OAK PARK (IL)
Wednesday Journal of Oak Park and River Forest [Illinois]
March 10, 2021
By Jack Crowe
Rev. Richard Peddicord, OP, president of Fenwick High School, wrote last week about the important role that Catholic social teaching can play in healing the divides in our nation.
He wrote that “The guiding principle of Catholic social teaching is the inviolable dignity of the human person. Every human being is a unique and beloved creation of God. As such, every human person deserves respect, care, love.”
The problem is that this high-minded language does not apply to the Dominicans and their failure to release the facts they know about sexual abuse by Dominican priests at Fenwick and at parishes in Chicagoland, including River Forest.
In January 2019, Wednesday Journal reported on extensive sexual abuse by a priest, Fr. William Farrell, OP, at Fenwick in the ’60s and until 1970:
Fr. Marchionda, the head of the local Dominicans, told Wednesday Journal that he would release a list of known Dominican sexual abusers by the end of 2019.
That never happened. Unlike the Archdiocese of Chicago and most religious orders such as the Jesuits, the Dominicans and Fenwick have failed to give any accounting.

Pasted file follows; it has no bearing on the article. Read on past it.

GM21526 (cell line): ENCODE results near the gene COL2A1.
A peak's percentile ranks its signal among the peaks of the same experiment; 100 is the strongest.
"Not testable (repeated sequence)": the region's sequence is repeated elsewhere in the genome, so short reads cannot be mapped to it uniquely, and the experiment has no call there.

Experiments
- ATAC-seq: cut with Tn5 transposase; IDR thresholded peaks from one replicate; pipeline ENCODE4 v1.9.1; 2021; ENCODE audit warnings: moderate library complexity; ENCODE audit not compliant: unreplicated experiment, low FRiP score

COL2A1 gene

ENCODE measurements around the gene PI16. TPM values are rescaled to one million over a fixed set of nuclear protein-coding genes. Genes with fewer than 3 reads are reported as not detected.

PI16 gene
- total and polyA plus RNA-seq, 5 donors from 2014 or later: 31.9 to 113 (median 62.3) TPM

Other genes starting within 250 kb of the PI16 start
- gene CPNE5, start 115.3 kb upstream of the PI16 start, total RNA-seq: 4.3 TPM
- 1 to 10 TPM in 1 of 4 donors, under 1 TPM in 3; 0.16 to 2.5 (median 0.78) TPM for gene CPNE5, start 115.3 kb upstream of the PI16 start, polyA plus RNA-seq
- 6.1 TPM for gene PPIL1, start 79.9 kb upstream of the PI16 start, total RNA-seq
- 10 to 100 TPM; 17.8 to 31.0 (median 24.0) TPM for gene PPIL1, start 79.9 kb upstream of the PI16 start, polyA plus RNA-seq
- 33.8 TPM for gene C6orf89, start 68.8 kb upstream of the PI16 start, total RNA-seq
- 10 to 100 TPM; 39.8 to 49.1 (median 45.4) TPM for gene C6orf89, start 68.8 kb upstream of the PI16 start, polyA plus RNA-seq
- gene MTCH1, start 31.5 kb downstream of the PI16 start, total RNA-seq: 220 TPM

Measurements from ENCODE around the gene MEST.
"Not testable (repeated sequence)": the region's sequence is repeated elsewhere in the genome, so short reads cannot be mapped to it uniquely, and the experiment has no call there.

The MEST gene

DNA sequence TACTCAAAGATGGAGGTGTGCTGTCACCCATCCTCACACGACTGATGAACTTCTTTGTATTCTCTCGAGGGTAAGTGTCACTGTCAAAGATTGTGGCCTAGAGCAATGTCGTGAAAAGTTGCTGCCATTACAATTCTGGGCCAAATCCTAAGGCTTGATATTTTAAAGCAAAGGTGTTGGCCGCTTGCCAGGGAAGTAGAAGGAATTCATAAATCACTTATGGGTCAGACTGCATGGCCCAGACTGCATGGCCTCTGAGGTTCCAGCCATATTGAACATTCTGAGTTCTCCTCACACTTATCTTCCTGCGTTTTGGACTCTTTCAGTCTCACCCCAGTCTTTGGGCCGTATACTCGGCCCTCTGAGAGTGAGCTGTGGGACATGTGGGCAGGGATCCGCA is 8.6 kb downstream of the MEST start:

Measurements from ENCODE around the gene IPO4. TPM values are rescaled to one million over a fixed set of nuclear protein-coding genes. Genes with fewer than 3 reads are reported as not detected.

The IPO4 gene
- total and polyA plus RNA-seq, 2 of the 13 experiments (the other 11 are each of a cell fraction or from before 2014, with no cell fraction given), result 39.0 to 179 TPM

Nor is one in the offing. A recent Sun-Times article reports that, despite pleas from Cardinal Cupich, the Dominicans continue to refuse to post a list of members credibly accused of sexual abuse (Feb. 26, 2021):
A national priest pedophile website lists the names of eight local Dominican priests.
In the Sun-Times, Fr. Marchionda (who is also on the Fenwick Board of Directors) says that no list will be forthcoming anytime soon. “The province has made no decision with respect to a public listing of the names of those who have substantiated allegations against them. It remains under consideration.”
The Dominican dissonance on Catholic social teaching hits home for me personally because the Dominicans and Fenwick have never publicly acknowledged that one of their own, Fr. Francis Robert Crowe, OP, who taught Latin and was athletic director at Fenwick in the ’50s, repeatedly sexually assaulted my brother when he was a child, as I wrote here in 2018:
Fr. Bob, as we called him, was my father’s first cousin. The Dominicans have remained silent about that abuse since being informed by 2002 at the latest.
If the Dominicans, Fenwick, and President Peddicord seek to lead a discussion about the “respect, care and love” owed to all individuals, they should start by being accountable for the sexual abuse of innocent young people by Dominican priests at Fenwick and elsewhere.